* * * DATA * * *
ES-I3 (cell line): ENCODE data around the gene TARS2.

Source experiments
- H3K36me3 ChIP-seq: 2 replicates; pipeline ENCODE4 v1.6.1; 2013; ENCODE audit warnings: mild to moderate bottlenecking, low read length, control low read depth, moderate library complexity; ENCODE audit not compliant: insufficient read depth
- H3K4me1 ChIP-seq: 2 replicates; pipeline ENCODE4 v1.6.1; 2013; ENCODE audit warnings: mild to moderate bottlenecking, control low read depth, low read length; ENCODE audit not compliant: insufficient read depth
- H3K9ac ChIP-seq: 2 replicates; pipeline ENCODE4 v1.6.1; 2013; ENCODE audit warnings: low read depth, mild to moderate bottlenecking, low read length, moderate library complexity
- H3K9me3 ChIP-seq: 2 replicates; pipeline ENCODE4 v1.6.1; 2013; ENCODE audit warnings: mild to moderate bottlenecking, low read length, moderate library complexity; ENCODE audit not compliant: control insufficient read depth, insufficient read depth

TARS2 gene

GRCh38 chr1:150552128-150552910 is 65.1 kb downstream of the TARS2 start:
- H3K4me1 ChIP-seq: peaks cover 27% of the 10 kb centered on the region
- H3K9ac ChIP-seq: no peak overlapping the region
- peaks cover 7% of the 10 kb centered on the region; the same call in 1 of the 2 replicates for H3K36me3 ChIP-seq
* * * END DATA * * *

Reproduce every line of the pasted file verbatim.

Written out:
ES-I3 (cell line): ENCODE data around the gene TARS2.

Source experiments
- H3K36me3 ChIP-seq: 2 replicates; pipeline ENCODE4 v1.6.1; 2013; ENCODE audit warnings: mild to moderate bottlenecking, low read length, control low read depth, moderate library complexity; ENCODE audit not compliant: insufficient read depth
- H3K4me1 ChIP-seq: 2 replicates; pipeline ENCODE4 v1.6.1; 2013; ENCODE audit warnings: mild to moderate bottlenecking, control low read depth, low read length; ENCODE audit not compliant: insufficient read depth
- H3K9ac ChIP-seq: 2 replicates; pipeline ENCODE4 v1.6.1; 2013; ENCODE audit warnings: low read depth, mild to moderate bottlenecking, low read length, moderate library complexity
- H3K9me3 ChIP-seq: 2 replicates; pipeline ENCODE4 v1.6.1; 2013; ENCODE audit warnings: mild to moderate bottlenecking, low read length, moderate library complexity; ENCODE audit not compliant: control insufficient read depth, insufficient read depth

TARS2 gene

GRCh38 chr1:150552128-150552910 is 65.1 kb downstream of the TARS2 start:
- H3K4me1 ChIP-seq: peaks cover 27% of the 10 kb centered on the region
- H3K9ac ChIP-seq: no peak overlapping the region
- peaks cover 7% of the 10 kb centered on the region; the same call in 1 of the 2 replicates for H3K36me3 ChIP-seq